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(CIVIL WAR--PENNSYLVANIA.) Riggs, Charles H. Diary of a Pittsburgh militia man, discussing Indian massacres and Lincoln's assassination. 140,  manuscript pages. 4to, original 1/4 calf, minor wear; minimal wear to contents; entries very irregular but generally quite long and substantial; author's signatures on front endpapers. (MRS) Vp, 1 April 1862 to 24 March 1867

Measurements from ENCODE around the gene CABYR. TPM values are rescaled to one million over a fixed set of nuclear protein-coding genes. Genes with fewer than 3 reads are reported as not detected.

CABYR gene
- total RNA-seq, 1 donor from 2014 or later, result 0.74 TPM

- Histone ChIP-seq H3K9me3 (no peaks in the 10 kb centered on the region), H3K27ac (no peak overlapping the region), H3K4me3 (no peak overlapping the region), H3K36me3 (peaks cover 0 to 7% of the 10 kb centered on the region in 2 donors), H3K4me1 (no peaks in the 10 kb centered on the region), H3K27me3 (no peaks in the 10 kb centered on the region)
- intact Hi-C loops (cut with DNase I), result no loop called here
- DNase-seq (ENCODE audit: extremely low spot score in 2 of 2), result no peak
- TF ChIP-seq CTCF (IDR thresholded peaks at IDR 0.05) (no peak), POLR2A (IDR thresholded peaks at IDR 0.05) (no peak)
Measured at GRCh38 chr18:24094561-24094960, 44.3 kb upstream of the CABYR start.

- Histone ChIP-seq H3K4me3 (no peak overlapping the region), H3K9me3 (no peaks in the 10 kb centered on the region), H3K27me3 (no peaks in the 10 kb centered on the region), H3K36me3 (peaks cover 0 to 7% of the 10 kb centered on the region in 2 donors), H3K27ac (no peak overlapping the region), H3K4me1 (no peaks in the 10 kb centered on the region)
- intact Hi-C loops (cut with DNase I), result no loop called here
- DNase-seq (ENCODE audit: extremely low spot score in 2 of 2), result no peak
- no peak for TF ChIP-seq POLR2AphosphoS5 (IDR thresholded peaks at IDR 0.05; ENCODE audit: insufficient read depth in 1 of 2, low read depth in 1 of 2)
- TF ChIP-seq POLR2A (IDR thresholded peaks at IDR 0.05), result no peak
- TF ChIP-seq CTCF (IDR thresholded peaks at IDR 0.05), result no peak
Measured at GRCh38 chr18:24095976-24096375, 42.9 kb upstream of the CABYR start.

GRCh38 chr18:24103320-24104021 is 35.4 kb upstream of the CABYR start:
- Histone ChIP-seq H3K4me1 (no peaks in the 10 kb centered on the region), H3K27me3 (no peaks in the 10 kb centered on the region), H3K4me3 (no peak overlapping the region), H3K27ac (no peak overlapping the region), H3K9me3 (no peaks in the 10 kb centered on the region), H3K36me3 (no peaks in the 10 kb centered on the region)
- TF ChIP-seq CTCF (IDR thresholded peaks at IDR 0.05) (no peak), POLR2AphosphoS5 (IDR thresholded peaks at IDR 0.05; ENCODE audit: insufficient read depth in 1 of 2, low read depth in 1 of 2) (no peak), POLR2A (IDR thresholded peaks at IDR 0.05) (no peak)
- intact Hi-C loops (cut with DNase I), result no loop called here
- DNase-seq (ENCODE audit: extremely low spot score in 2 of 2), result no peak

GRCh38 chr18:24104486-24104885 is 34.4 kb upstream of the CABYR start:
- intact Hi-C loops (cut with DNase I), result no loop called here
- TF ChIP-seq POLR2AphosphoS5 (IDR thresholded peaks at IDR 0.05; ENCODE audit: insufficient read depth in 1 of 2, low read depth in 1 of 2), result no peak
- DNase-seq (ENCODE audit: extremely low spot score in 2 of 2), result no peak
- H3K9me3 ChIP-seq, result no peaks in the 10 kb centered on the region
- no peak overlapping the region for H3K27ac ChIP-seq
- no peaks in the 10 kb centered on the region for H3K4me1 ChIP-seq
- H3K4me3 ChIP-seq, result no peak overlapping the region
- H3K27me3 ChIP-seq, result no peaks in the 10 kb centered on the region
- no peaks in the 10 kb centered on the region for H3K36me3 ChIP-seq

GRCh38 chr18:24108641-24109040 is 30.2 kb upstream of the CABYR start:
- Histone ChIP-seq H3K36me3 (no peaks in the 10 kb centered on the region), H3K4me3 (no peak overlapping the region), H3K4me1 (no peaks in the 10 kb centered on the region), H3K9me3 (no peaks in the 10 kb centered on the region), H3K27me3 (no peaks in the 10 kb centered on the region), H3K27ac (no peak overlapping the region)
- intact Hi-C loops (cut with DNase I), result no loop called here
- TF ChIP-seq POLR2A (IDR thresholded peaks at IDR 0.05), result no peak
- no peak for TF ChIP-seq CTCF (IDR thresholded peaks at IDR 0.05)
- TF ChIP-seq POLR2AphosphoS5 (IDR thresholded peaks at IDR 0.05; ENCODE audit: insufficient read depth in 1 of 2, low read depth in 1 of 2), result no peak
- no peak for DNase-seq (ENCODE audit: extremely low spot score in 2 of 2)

Charles Henry Riggs 1840-1916) was a Pittsburgh bank clerk. A strong Union supporter, he served in the local 15th Pennsylvania militia regiment for much of the war. At some point in May 1863, 'when the danger threatened the citizens held a meeting and agreed to a general suspension of business in order that all could go out to work on the fortifications. . . . The fortifications are very extensive, being on all the commanding hills in the neighborhood as far as Turtle Creek, connected by breastworks and rifle pits'(24 June 1863, page 95). His regiment was called up for active duty at this time, then sent back home after the Gettysburg victory (page 101). Riggs shared a railroad car with Tennessee Unionist orator Parson Brownlow, who he described as 'one of the most, if not the most, unflinching Union men in the country, and a man who has faced danger, privations, hardships, perils & even death in his maintenance of the Union cause in Tennessee. I heard him make one or two speeches on the way up at points where the cars stopped, at Steubenville & Willsville, and he is full of humor' (16 April 1862). Perhaps the most dramatic incident in this diary was the massacre of white settlers at the Lower Sioux Agency in Minnesota, the incident which opened the Dakota War of 1862. Riggs' uncle Stephen was a missionary at the agency, and an eyewitness account suggested that he was killed in the initial assault: 'All the news received is from persons who have escaped in disguise through their lines. One mentions that he recognized the bodies of Rev. Mr. Riggs & Rev. Mr. Williamson as among the killed' (25 August 1862, page 45). He soon received a letter from his cousin Mattie Riggs explaining that the whole family had actually made a dramatic escape, quoted at length: 'We ran away from our beloved Indians on last Tuesday morning & traveled around among sloughs and swamps for a week, reaching Henderson, a distance of 100 miles from home, on last Monday afternoon. We girls walked over half the way, wore out our shoes & blistered our feet in common with the other walkers of our party, which at one time consisted on 46 persons. . . . On either side of us were slaughtering, but we were kept safe though many times dreading death any moment. Our kind Indians helped us off & would have done more if they dared' (5 September 1862, page 49). The entries become quite sparse after 1863, but a 16 April 1865 entry describes the celebrations after Lee's surrender, then adds that 'this nation was brought to the very depths of sadness & gloom by the announcement of the assassination of our beloved president in a theater in Washington' (16 April 1865, pages 135-6). Provenance: sold by Cantrells' Books of North East, PA to the consignor, date unknown.
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